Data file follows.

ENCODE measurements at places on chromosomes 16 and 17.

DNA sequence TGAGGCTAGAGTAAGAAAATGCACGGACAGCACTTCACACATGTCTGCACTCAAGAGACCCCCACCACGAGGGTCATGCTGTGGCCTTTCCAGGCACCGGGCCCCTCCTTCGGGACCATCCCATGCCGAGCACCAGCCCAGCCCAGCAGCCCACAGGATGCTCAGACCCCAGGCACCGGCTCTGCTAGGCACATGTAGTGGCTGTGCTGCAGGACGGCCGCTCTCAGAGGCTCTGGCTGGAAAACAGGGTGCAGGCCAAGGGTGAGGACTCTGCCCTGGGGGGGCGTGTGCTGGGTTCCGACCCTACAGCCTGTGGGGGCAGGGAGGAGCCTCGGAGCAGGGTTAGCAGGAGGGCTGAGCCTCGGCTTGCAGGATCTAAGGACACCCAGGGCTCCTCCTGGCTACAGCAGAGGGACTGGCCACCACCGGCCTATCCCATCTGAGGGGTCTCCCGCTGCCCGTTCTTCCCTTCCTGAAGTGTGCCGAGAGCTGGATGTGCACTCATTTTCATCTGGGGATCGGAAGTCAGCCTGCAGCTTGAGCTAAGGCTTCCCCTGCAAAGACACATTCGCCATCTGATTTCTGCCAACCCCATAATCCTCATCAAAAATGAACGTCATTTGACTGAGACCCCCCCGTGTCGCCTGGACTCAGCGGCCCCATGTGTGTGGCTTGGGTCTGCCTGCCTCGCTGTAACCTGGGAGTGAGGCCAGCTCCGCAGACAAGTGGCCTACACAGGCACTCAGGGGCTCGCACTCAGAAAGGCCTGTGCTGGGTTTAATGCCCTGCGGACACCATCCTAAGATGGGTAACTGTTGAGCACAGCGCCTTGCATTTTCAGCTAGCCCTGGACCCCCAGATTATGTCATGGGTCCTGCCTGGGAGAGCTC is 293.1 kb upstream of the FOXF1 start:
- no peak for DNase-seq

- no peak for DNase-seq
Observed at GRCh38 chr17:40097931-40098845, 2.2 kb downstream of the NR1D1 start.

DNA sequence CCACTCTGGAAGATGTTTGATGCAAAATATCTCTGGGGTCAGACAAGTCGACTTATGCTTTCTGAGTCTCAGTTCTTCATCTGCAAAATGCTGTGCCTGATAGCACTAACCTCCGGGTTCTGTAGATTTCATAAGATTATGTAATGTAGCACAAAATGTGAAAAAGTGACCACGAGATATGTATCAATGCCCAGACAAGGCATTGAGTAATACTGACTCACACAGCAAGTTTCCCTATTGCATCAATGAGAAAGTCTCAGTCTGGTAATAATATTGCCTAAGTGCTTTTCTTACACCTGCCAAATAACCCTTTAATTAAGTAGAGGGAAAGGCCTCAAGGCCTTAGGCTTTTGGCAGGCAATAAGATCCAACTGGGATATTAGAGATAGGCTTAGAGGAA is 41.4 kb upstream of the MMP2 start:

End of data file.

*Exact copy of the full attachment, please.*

ENCODE measurements at places on chromosomes 16 and 17.

DNA sequence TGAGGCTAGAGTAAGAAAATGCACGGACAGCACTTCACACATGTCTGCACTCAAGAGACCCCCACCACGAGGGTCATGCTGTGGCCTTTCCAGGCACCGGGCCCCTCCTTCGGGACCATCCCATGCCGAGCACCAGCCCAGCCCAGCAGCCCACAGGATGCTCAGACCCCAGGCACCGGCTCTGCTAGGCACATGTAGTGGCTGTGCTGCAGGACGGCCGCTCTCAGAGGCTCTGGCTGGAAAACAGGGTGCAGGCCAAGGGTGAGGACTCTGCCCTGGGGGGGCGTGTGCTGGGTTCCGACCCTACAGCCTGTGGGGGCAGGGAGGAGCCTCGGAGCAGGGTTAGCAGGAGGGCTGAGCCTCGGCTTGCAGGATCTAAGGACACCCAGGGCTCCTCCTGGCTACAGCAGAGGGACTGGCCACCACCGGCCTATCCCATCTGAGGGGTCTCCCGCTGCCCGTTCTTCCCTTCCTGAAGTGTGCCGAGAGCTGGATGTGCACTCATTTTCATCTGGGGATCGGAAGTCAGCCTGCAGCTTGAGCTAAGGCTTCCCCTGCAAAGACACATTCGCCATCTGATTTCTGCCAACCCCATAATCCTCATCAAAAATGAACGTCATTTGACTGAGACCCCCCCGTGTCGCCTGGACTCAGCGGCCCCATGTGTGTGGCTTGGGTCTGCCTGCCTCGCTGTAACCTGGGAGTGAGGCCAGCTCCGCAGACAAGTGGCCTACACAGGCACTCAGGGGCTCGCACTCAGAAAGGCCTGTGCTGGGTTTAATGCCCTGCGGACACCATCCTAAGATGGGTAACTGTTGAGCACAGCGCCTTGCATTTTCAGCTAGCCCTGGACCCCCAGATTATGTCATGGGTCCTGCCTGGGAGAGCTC is 293.1 kb upstream of the FOXF1 start:
- no peak for DNase-seq

- no peak for DNase-seq
Observed at GRCh38 chr17:40097931-40098845, 2.2 kb downstream of the NR1D1 start.

DNA sequence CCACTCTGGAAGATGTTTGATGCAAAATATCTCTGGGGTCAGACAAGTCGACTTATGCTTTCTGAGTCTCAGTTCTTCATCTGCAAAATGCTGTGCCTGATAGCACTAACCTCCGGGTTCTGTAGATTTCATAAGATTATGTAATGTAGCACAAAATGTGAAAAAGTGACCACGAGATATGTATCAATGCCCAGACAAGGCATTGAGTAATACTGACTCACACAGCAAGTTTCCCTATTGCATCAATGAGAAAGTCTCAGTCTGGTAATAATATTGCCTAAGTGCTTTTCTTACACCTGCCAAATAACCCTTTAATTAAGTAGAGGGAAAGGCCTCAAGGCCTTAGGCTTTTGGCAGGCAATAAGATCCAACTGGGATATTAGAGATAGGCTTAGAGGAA is 41.4 kb upstream of the MMP2 start: